Stray Views: ‘Oatlands one-way system will cause havoc’
Last updated Feb 20, 2021
Stray Views

Stray Views is a weekly column giving you the chance to have your say on issues affecting the Harrogate district. It is an opinion column and does not reflect the views of the Stray Ferret. 

Oatlands one-way system will cause havoc

Although I am in favour of making cycling a more pleasant and safe experience around my neighbourhood, I am also very concerned about the knock-on effect of making Oatlands Drive one-way to the surrounding streets (including mine, St.Clement’s Road).
I moved here 18 months ago and have noticed how my road and those nearby are plagued by hospital staff parking outside our homes 7.30am-5pm weekdays. During weekends we are free of this. They are inconsiderately parking half up on the pavements and making entering and exiting our driveways difficult.
I have asked for double yellow lines at the back of Wayside Crescent houses on my stretch of St Clement’s Road on several occasions but have never received a response. The residents of Wayside Crescent never park on this stretch and so would be unaffected by double yellow markings and the road would thus be widened for safe passage.
Diverting traffic down St Winifred’s through the Saints will cause havoc. The roads are narrow enough without adding through traffic to residents’ traffic. Saints residents will have to go to town for heavy shopping via Wetherby Road or Hookstone Road, which are already congested.
The existing cycle lane on Oatlands Drive bordering the Stray should have double yellow lines, as people park in that cycle lane and up onto the Stray at weekends, making it dangerous for cyclists. A 20mph limit with two-way traffic on Oatlands Drive should suffice.
I am disappointed that this proposal was not more widely publicised for consultation and views, especially to residents of the Saints who would be so obviously impacted.
Dr. Susan McIlhinney, Harrogate

Thoughtless Implementation

I live on Beech Grove and feel the need to redress the apparent balance of opinion on the new traffic scheme. It is not yet clear whether it will be an eventual benefit as it awaits the link to the cycleways on Otley Road, which are later this year. So patience is required for now.

However, it has been the most thoughtless implementation imaginable. The signs are completely inadequate to inform the motorists of the change so it is almost inevitable that drivers will come up against the barriers. It would have been so easy to display reasonable size signs in good time, but no, it has been implemented as a motorist trap. It would also have helped if there was a partial barrier at the town end of Beech Grove, outside Wentworth Court, being a clear indicator that entry was for residents and parking only.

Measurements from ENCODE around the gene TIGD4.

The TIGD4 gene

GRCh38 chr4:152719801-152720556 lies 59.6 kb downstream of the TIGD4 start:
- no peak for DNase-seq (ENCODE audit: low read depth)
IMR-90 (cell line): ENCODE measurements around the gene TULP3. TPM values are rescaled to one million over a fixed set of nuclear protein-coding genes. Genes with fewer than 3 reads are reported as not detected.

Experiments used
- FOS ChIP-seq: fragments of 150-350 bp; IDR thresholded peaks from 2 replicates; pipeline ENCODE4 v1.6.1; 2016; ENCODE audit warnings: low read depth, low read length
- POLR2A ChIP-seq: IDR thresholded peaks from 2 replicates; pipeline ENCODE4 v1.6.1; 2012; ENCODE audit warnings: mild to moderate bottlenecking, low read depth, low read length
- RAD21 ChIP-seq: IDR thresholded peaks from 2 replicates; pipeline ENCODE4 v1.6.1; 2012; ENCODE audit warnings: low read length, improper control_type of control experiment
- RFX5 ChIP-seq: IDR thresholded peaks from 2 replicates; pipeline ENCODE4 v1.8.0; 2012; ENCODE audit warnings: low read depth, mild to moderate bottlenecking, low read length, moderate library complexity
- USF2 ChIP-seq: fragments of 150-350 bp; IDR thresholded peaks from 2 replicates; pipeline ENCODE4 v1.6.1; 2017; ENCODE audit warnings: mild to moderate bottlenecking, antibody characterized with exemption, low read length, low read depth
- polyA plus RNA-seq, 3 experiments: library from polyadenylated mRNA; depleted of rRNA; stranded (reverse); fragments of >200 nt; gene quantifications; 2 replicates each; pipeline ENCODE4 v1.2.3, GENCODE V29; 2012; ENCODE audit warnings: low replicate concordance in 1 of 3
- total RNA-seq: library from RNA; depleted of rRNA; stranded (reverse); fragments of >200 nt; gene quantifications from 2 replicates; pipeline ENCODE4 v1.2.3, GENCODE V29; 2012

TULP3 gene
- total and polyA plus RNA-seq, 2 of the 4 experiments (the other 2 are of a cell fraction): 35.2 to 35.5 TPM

Whoever has done this should show a little respect for road users.

Chris Graville, Harrogate

Bewerley Park changes lives – we must preserve it

I have read the article concerning the proposed closure of Bewerley Park outdoor education centre with increasing sadness and distress. Bewerley Park holds a very special place in the hearts of many generations of people who have been introduced to the outdoors in its halls and dormitories. The work I have done there, working in groups with highly skilled experienced staff is truly life changing.

I realise, however, that nostalgia and heart-warming stories do not pay the bills. In the long run the closure of Bewerley Park will cost the council more. The best way to plan for the future of outdoor education in North Yorkshire is to include the current facilities.

If we do not then the council will need to pay for this from a private company or from outside the area, which will inevitably cost more. This is to say nothing of the impact on the local economy. If Bewerley Park were to close, the economic impact on Pateley Bridge from loss of revenue from visitors would be substantial.

In addition to this the mental health benefits of exercise and being in the outdoors are well documented. Children and young people have suffered greatly in the covid pandemic and we will really need our outdoor education centres in the coming months and years. The current staff at the current centres are best placed to meet this need.

To lose the facilities and expertise that we already have would be to neglect the future health and well being of our children and will surely cost us more in the long run.

Caroline Shevelan, Cumbria

Harrogate schools have shone during covid crisis

As we possibly move closer to a phased reopening of schools, a word of praise and gratitude for our local schools and their excellent staff: the state primary and secondary schools attended by my daughters in years 3 and 7 have done a truly marvellous job of providing user-friendly, well structured online education to pupils during lockdown, honing their provision during this latest period of restriction to a fine art.

They even set up a laptop and tablet donation scheme when the government’s promise to provide these where needed fell short of the mark.

The schools’ exemplary efforts in such testing times show up Education Secretary Gavin Williamson’s premature encouragement to parents to report inadequate online provision for what it is: an act of petty, ideologically driven malice.

Glyn Hambrook, Harrogate


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